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Trump Finally Gets His Travel Ban Victory

Article author: 
Andrew C. McCarthy
Article publisher: 
National Review
Article date: 
October 12, 2017
Article category: 
National News
Medium
Article Body: 
Key point: The Supremes, in an 8–1 decision, vacated the lower-court rulings.
 
For President Trump’s so-called travel ban, October 10 was a big day after all. That did not seem a likely outcome when the Supreme Court removed the case from its docket, scrapping the oral arguments originally scheduled for Tuesday morning. That evening, though, the Court issued a brief order that gave the president an important victory — one that is clearer than the Court’s June 26 ruling, which the White House dubiously celebrated as a big win.
 
The Court not only dismissed as moot the challenge to the administration’s restrictions on travel to the United States by aliens from six countries. Critically, the Court also vacated lower-court rulings that had upheld injunctions against the travel restrictions.
 
These abusive lower-court decisions were exercises in sheer judicial fiat. They ignored Supreme Court precedents that recognize the executive’s authority over foreign affairs and homeland security, as well as the political branches’ plenary power to set the conditions under which aliens may enter and remain in the country. Moreover, these rulings relied on the breathtaking conclusion that the president’s expressed national-security considerations were a pretext, concealing the anti-Islamic bias that was said to be his true motivation — notwithstanding that the “travel ban” (which was not actually a ban, but sets of temporary restrictions) had no effect on the vast majority of Muslims worldwide and that the cited countries were selected not because they are Muslim-majority but because they had been cited in legislation signed by President Obama...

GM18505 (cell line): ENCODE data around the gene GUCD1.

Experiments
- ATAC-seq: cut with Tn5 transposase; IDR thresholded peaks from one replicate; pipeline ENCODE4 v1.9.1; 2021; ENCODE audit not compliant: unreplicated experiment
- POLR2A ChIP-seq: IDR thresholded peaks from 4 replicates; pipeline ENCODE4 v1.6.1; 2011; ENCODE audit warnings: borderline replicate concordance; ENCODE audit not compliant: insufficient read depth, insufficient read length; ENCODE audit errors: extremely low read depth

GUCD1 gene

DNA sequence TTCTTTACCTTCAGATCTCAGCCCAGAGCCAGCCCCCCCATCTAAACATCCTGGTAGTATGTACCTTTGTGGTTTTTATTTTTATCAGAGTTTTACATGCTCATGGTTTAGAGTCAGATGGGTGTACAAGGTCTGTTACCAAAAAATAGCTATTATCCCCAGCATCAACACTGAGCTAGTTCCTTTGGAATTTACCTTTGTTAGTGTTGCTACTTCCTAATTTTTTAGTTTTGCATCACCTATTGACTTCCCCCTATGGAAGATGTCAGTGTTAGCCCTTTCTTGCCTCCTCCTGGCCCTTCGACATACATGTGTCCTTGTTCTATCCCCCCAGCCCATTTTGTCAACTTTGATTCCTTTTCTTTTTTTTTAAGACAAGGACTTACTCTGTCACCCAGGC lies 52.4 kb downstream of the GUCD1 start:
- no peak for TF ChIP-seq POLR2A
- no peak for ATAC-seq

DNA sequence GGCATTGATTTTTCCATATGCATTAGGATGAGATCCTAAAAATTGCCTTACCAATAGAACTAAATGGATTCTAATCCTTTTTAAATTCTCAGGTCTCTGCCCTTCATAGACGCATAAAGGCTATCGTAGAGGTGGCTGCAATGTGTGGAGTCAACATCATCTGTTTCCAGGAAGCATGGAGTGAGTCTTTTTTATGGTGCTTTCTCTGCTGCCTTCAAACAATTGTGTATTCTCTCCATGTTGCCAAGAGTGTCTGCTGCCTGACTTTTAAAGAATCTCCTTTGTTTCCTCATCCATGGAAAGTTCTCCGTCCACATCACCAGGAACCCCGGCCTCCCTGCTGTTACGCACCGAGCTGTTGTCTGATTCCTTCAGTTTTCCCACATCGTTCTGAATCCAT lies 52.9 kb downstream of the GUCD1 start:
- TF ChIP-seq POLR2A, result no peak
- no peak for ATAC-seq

Trump’s orders set forth two categories of restrictions, both temporary: 90 days for aliens from the cited countries (originally Iraq, Iran, Libya, Somalia, Sudan, Syria, and Yemen — with Iraq subsequently dropped); 120 days for refugees globally...
 

 

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